Rights Groups Condemn Verdict of Murdered Journalist

The verdict issued Wednesday by the Ratanakkiri Provincial Court dropping the charges against a military police officer and his wife who were allegedly involved in the murder of an investigative journalist is a travesty of justice and a sign of impunity in the country, rights groups said Thursday.

Hang Serei Odom, 42, a reporter for the Virakchun Khmer Daily, was found hacked to death, his body stuffed in the trunk of his car, in O’Chum district on September 11. In the months before his murder, he had written about officials involved in the illegal luxury timber trade.

Two days after the journalist’s body was found, military police Captain An Bunheng and his wife, Sim Vy, were arrested when police discovered a pair of Hang Serei Odom’s shoes in the couple’s restaurant where he had been drinking the night before he disappeared.

The provincial court on Wednesday dropped all charges against the couple, and ordered their release, which has not yet been granted.

London-based environmental watchdog Global Witness issued a statement Wednesday blasting the court for its decision and said that the verdict was another example of impunity within the judiciary.

“The Cambodian justice system has yet again failed those who risk their lives to defend their rights and protect the country’s rapidly vanishing forests,” Megan MacInnes, a Global Witness campaigner, said in the statement. “This is the latest example of the shocking climate of impunity in Cambodia.”

Ms. MacInnes added Hang Serei Odom’s death to a list of people killed in the fight for the country’s land and forests, along with the 2012 death of environmental activist Chut Wutty and Heng Chantha, a 14-year-old girl who was shot and killed during a land eviction in Kratie province.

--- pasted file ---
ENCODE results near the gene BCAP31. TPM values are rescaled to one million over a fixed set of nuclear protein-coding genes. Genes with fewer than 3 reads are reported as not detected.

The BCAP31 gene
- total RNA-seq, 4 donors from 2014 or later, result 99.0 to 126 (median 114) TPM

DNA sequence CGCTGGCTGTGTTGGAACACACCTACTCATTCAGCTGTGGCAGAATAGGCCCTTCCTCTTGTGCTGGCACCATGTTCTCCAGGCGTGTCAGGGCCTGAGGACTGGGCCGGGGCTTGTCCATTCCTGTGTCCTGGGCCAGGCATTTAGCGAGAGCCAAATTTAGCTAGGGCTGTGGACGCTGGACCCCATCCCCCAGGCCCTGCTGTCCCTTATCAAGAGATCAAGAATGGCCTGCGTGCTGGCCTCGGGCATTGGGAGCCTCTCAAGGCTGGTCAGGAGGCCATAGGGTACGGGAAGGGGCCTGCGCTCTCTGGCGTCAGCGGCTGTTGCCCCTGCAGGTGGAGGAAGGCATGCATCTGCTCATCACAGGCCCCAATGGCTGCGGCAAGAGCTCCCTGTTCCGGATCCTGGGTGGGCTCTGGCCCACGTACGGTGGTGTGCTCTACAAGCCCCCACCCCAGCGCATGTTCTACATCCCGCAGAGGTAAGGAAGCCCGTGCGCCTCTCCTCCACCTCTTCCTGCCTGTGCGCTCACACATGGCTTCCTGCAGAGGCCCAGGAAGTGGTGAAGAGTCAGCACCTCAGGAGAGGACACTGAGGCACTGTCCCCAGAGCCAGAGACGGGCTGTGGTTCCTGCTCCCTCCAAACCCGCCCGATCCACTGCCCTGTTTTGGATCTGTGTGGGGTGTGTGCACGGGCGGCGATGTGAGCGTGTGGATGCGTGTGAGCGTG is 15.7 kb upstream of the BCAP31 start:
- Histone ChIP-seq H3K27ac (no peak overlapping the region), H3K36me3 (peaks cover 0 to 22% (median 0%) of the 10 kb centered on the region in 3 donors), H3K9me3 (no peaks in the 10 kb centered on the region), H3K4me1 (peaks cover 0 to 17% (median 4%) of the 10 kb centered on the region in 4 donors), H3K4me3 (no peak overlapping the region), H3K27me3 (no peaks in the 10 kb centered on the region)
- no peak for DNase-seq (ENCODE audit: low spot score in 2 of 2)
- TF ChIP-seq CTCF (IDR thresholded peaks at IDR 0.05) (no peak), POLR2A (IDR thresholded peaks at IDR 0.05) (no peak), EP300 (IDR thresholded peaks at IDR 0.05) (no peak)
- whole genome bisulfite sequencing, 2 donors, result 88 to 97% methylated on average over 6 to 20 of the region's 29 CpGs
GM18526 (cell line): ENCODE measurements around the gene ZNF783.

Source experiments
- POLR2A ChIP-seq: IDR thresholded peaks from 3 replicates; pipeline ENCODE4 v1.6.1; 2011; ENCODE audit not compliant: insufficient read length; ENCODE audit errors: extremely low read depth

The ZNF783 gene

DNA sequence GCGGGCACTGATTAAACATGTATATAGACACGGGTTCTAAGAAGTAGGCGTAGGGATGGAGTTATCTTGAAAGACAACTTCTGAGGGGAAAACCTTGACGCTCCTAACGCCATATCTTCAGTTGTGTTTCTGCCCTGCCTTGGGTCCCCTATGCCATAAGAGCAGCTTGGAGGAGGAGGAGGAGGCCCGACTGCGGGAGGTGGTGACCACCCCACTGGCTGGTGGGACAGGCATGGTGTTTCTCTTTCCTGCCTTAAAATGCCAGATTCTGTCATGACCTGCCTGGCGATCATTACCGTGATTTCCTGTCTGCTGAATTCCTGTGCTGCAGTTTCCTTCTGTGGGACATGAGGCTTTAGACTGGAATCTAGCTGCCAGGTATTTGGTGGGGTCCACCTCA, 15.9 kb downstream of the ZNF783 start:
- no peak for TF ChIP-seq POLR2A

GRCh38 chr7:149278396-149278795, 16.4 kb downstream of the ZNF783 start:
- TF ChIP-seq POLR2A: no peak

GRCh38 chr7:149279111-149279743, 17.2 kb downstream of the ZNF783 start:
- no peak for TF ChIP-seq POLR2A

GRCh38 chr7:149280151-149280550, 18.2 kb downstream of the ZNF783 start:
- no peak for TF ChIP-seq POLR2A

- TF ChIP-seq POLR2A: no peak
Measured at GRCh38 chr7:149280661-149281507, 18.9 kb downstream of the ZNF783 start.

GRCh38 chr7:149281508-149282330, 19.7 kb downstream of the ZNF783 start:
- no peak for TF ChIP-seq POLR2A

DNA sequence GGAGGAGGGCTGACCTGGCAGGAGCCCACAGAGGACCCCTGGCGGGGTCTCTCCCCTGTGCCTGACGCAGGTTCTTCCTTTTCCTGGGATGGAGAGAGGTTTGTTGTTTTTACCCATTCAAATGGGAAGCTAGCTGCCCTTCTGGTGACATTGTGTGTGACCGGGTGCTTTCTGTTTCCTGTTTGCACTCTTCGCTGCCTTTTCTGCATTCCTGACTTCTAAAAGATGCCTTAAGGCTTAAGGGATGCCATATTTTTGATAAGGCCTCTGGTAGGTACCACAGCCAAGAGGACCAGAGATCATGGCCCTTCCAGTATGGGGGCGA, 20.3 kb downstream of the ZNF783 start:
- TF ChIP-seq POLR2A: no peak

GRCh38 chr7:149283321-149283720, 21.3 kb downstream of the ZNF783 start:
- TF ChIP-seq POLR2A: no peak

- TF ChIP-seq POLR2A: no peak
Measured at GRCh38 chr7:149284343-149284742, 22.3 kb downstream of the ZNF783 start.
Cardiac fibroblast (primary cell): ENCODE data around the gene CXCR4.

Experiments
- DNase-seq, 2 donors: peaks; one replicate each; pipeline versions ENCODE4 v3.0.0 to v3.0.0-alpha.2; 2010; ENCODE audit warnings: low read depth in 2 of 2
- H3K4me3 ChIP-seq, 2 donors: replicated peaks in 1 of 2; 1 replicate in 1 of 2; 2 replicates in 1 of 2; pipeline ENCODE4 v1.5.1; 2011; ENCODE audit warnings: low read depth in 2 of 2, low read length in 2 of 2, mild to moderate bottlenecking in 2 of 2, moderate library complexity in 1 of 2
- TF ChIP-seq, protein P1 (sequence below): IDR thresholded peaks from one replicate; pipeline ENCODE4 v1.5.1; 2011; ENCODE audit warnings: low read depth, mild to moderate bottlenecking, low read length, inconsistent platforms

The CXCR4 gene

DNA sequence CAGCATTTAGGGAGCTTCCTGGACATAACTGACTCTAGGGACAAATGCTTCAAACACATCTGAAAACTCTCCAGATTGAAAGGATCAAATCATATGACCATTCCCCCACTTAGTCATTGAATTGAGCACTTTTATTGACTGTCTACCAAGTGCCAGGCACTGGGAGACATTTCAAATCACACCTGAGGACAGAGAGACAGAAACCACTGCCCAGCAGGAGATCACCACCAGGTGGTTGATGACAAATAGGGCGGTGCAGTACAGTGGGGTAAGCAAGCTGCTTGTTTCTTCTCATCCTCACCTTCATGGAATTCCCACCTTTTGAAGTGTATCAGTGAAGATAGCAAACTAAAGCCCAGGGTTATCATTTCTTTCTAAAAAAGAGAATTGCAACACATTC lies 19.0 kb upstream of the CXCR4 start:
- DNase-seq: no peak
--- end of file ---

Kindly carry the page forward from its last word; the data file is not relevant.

“Cambodia’s political and business elite are getting rich selling off the country’s land and forests whilst those that stand in their way are…too often losing their lives,” Ms. MacInnes said. “Hang Serei Oudom appears to be yet another casualty of this war.”

“The investigation into his murder must be reopened and those responsible found and punished.”

Local rights group Adhoc, which has been closely monitoring the case, criticized the court procedure during the initial investigation of the case, in which important evidence such as phone records were not examined or retrieved in the immediate aftermath of the murder.

A panel of three judges ordered a re-investigation in May citing a lack of evidence after hearings were held in March and April. During a hearing on August 2, witnesses testified to hearing somebody shouting for help from the couple’s restaurant on the night the journalist disappeared.

Provincial Adhoc coordinator Chhay Thy said the couple has not yet been released as the provincial deputy prosecutor has not signed the court’s verdict.

“We are extremely concerned for the slain journalist’s wife because the perpetrators are not found and it seems the court couldn’t find any criminals to face prosecution for the murder of a journalist in this province,” he said.

Court officials could not be reached for comment.

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